What’s the Most Germ-Ridden Object in Your Kitchen? It's Not the Sponge Leave a comment


Out of the estimated 48 million cases of foodborne illness that occur every year in the U.S., up to 20% may be linked to food prepared at home.1 This means food you cook right in your own kitchen has the potential to make you sick, and it’s possible to transfer those disease-causing germs onto other surfaces nearby.

While you may be aware of the risks of a dirty sponge used one too many times — or even how your kitchen sink could serve as a reservoir of bacteria — when’s the last time you cleaned your spice jars?

It turns out these inconspicuous kitchen staples may be among the primary culprits for cross-contamination, and pose perhaps the highest contamination risk in your kitchen.

48% of Spice Containers Were Contaminated

In a study commissioned by the U.S. Department of Agriculture’s Food Safety and Inspection Service,2 researchers with Rutgers School of Environmental and Biological Sciences and colleagues analyzed 371 adults cooking turkey burgers in kitchens ranging from apartment-style to those in teaching locations and food banks.3

Poultry, including chicken and turkey, are among the top sources of Campylobacter-related illnesses, with the bacteria causing 0.8 million foodborne infections per year in the U.S.4 As noted in the Journal of Food Protection:5

“According to the Interagency Food Safety Analytics Collaboration, 40.5% of nontyphoidal Salmonella illnesses were attributed to Food Safety and Inspection Service (FSIS)-regulated products, whereas 78.8% of all nondairy Campylobacter illnesses were attributed to FSIS-regulated products that includes, in descending order, chicken, turkey, other meat or poultry, beef, pork, and game (0.6%).

Clearly, improper handling of raw poultry, such as inadequate cooking, poor hand washing, and cross-contamination of ready-to-eat (RTE) foods in the home, can result in the development of foodborne illness from such pathogens.”

To determine just how prevalent cross-contamination is on kitchen surfaces during ordinary meal preparation, the researchers asked participants to prepare a meal of raw ground turkey patties with seasoning and a prepackaged salad. The meat was inoculated with a bacteriophage called MS2 to serve as a tracer throughout the kitchens.

The subjects didn’t know their food safety behaviors were being scrutinized until after the meal was already prepared. The researchers then swabbed a variety of common surfaces, including sink faucet handles, kitchen utensils and spice containers. Surprisingly, the handles of sink faucets turned out to be least contaminated, while spice containers were the most.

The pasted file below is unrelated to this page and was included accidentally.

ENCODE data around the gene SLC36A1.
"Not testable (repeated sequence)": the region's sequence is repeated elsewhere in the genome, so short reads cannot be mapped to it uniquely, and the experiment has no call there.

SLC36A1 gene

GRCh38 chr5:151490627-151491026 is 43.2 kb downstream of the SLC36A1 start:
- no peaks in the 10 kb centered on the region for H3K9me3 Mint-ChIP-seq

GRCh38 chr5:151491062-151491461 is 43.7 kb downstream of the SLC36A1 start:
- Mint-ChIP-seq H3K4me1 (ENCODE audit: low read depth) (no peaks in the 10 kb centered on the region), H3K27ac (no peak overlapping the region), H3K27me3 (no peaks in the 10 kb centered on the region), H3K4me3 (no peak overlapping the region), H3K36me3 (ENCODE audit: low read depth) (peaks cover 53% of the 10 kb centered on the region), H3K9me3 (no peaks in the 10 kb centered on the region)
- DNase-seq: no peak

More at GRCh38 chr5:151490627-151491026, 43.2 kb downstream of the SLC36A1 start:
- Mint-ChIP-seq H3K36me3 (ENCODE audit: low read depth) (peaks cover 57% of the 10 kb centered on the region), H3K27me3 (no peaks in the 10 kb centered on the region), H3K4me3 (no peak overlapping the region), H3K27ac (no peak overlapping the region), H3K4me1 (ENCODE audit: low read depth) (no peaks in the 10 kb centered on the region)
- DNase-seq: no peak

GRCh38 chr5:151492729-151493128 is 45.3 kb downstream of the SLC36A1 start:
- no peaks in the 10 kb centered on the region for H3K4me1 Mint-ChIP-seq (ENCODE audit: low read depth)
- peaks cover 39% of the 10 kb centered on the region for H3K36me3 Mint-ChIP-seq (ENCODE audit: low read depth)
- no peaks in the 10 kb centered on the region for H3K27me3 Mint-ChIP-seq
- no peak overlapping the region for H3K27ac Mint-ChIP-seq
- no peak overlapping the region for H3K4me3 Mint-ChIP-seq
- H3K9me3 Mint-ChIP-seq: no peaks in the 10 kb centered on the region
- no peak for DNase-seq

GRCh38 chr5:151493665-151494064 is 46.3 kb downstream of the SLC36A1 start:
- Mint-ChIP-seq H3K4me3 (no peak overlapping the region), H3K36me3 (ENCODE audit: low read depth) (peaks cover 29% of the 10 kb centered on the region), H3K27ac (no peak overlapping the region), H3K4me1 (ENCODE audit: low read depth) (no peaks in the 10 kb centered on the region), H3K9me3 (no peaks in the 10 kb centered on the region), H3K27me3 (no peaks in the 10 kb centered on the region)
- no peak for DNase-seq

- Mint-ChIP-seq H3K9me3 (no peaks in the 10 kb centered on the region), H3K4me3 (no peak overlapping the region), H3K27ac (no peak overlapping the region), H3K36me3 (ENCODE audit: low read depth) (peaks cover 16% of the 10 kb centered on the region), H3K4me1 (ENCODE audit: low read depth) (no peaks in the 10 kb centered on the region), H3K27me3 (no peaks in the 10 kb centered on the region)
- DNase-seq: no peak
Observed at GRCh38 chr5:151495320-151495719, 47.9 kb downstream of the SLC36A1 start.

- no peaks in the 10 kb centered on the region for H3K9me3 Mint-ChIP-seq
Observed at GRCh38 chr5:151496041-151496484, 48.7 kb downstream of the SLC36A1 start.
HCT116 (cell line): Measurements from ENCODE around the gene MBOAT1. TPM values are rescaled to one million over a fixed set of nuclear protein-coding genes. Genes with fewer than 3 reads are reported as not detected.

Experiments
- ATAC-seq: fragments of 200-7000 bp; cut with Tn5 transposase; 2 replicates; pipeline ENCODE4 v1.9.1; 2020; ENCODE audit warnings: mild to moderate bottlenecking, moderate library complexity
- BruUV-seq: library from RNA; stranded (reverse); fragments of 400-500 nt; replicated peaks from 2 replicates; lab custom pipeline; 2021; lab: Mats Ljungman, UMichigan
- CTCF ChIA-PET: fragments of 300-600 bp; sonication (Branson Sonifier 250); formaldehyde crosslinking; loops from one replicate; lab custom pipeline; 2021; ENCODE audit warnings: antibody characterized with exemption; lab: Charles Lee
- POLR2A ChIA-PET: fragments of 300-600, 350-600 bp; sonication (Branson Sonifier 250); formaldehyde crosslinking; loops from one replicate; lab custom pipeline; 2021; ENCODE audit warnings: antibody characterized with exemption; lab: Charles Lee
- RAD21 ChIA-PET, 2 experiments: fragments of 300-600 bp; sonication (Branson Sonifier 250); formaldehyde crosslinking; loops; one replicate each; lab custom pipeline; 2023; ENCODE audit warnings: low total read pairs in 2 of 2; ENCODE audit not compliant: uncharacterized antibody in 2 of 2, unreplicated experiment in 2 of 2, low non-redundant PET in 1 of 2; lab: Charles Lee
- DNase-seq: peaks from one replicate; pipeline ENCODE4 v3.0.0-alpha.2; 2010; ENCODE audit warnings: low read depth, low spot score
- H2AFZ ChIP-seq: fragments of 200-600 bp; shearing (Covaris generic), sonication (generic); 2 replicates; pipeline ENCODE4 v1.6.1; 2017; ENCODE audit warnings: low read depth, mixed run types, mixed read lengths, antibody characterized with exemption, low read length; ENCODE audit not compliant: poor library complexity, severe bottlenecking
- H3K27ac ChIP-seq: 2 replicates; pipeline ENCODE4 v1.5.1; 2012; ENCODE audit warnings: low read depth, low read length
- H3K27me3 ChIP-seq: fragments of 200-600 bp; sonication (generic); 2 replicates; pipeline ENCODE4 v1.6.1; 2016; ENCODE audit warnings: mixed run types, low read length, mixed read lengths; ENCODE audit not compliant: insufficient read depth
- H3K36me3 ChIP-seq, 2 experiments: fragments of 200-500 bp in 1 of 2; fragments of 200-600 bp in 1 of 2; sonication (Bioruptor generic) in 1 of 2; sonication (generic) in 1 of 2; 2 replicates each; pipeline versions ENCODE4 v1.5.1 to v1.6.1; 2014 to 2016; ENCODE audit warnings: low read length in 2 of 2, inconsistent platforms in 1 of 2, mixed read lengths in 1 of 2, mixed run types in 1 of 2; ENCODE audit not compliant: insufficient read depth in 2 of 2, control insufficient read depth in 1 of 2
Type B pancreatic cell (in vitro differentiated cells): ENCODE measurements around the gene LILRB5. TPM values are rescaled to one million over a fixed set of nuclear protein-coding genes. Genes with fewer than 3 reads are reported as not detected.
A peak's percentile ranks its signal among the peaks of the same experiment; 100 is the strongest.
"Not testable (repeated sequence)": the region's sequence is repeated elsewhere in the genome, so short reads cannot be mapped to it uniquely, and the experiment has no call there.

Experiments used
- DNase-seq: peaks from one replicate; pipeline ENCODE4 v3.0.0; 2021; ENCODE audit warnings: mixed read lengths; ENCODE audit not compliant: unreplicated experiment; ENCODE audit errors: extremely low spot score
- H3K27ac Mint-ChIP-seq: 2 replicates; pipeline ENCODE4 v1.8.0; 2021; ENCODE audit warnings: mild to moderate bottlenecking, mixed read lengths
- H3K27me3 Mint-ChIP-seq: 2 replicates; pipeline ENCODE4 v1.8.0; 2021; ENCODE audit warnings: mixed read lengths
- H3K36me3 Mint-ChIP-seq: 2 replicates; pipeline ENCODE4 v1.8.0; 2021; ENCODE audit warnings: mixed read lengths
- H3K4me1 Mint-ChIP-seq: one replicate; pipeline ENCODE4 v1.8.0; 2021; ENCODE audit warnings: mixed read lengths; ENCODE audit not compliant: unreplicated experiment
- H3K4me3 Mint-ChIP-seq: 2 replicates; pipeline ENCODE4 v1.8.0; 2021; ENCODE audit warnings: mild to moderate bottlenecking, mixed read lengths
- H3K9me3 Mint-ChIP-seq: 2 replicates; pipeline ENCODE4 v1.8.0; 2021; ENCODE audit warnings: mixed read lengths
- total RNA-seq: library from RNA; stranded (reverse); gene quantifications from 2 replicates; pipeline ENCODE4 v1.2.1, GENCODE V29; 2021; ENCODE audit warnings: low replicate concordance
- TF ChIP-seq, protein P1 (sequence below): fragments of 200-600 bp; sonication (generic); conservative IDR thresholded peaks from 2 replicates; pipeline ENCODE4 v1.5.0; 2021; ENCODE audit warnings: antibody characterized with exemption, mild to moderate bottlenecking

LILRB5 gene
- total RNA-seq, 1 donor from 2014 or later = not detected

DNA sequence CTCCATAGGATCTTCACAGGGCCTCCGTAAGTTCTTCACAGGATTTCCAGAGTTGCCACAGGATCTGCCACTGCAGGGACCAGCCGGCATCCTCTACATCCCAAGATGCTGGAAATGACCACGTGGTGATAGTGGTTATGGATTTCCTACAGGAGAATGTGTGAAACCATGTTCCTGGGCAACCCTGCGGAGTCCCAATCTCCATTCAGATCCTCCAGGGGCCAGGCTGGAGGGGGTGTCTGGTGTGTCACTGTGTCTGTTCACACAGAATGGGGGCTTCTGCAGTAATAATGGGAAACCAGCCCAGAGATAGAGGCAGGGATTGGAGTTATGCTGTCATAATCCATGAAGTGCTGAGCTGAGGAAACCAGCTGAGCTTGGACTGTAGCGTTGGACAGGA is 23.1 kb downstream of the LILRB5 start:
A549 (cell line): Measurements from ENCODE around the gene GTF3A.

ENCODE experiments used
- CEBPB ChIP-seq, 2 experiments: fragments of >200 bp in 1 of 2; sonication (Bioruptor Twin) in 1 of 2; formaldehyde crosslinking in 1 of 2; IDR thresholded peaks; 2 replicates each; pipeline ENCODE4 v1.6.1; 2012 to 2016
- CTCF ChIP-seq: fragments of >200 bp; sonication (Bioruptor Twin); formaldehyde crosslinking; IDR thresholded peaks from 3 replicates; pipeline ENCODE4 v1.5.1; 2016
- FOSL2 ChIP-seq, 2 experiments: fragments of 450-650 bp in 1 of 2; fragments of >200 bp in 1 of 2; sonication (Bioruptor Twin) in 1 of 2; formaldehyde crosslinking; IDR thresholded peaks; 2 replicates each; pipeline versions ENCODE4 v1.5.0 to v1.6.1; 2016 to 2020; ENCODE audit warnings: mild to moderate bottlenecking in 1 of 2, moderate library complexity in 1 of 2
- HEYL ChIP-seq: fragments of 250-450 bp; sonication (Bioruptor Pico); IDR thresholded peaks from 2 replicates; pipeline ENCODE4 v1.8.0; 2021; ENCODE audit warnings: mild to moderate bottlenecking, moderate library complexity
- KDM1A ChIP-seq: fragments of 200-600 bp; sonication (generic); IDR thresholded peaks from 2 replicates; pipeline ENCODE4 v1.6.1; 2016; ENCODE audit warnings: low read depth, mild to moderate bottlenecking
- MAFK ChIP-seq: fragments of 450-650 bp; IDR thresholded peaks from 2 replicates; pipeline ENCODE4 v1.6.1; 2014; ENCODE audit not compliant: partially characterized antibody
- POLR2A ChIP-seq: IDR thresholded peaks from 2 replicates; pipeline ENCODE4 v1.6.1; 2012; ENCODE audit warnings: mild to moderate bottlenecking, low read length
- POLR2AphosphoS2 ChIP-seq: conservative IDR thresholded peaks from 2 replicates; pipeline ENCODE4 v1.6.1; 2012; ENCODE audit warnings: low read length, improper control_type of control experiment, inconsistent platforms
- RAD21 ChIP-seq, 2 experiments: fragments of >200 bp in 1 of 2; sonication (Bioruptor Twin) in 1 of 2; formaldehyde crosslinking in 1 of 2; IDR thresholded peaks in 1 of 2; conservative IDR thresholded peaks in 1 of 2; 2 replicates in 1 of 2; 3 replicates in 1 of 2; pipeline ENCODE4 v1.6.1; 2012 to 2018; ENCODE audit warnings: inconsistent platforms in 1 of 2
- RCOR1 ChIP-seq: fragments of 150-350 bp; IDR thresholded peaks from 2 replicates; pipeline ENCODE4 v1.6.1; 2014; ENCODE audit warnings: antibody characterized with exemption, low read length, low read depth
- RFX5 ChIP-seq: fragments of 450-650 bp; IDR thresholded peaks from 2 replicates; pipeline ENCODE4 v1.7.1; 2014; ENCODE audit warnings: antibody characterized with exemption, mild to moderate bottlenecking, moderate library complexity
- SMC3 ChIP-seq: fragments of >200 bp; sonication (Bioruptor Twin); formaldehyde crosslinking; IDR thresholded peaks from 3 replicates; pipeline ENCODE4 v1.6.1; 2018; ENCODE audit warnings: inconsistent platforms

About 48% of the spice containers were contaminated with MS2 — significantly higher than most other kitchen surfaces tested, which typically had contamination frequencies of less than 20%.6 Cutting boards and trash can lids were the No. 2 and No. 3 most contaminated objects. According to study coauthor Donald Schaffner, a distinguished professor in the Department of Food Science at Rutgers, in a news release:7

“In addition to more obvious surfaces like cutting boards, garbage can lids and refrigerator handles, here’s something else that you need to pay attention to when you’re trying to be clean and sanitary in your kitchen. Our research shows that any spice container you touch when you’re preparing raw meat might get cross-contaminated. You’ll want to be conscious of that during or after meal preparation.

… We were surprised because we had not seen evidence of spice container contamination before. Most research on the cross-contamination of kitchen surfaces due to handling of raw meat or poultry products has focused on kitchen cutting boards or faucet handles and has neglected surfaces like spice containers, trash bin lids and other kitchen utensils.

This makes this study and similar studies from members of this group more comprehensive than previous studies.”

What Other Kitchen Surfaces Have the Most Germs?

Bacteria are virtually everywhere, and they’re not always cause for alarm. However, when washing dishing be wary of reusing sponges too many times, as studies repeatedly count them as among the most contaminated kitchen objects.

In a study conducted in 10 U.S. kitchens, 67% of sponges tested positive for fecal coliforms, while 33% contained E. coli.8 Other research found Salmonella in 15.4% of sponge samples, while a hygiene study revealed kitchen sponges had the second highest load of coliforms — only drain traps were higher.9 As noted in BMC Public Health:10

“During cleaning food residues may adhere to the sponge surface and damp sites such as sink areas can act as further microbial reservoirs that can contaminate the sponges during their use. Subsequent poor handling, storage or improper disinfection of kitchen sponges will lead to further microbial growth at room temperature.

Consequently, kitchen sponges are a major source of cross-contamination as they can transmit foodborne pathogens, infectious agents and spoilage causing microorganisms to food contact surfaces.”

In another study, researchers analyzed 14 used sponges and found 45 billion microbes per square centimeter.11,12 Dish sponges harbor the largest number of E. coli and other fecal bacteria in the average home, likely because they aren’t replaced as they should. A number of studies have confirmed kitchen sponges contain the highest number of bacteria on household products.13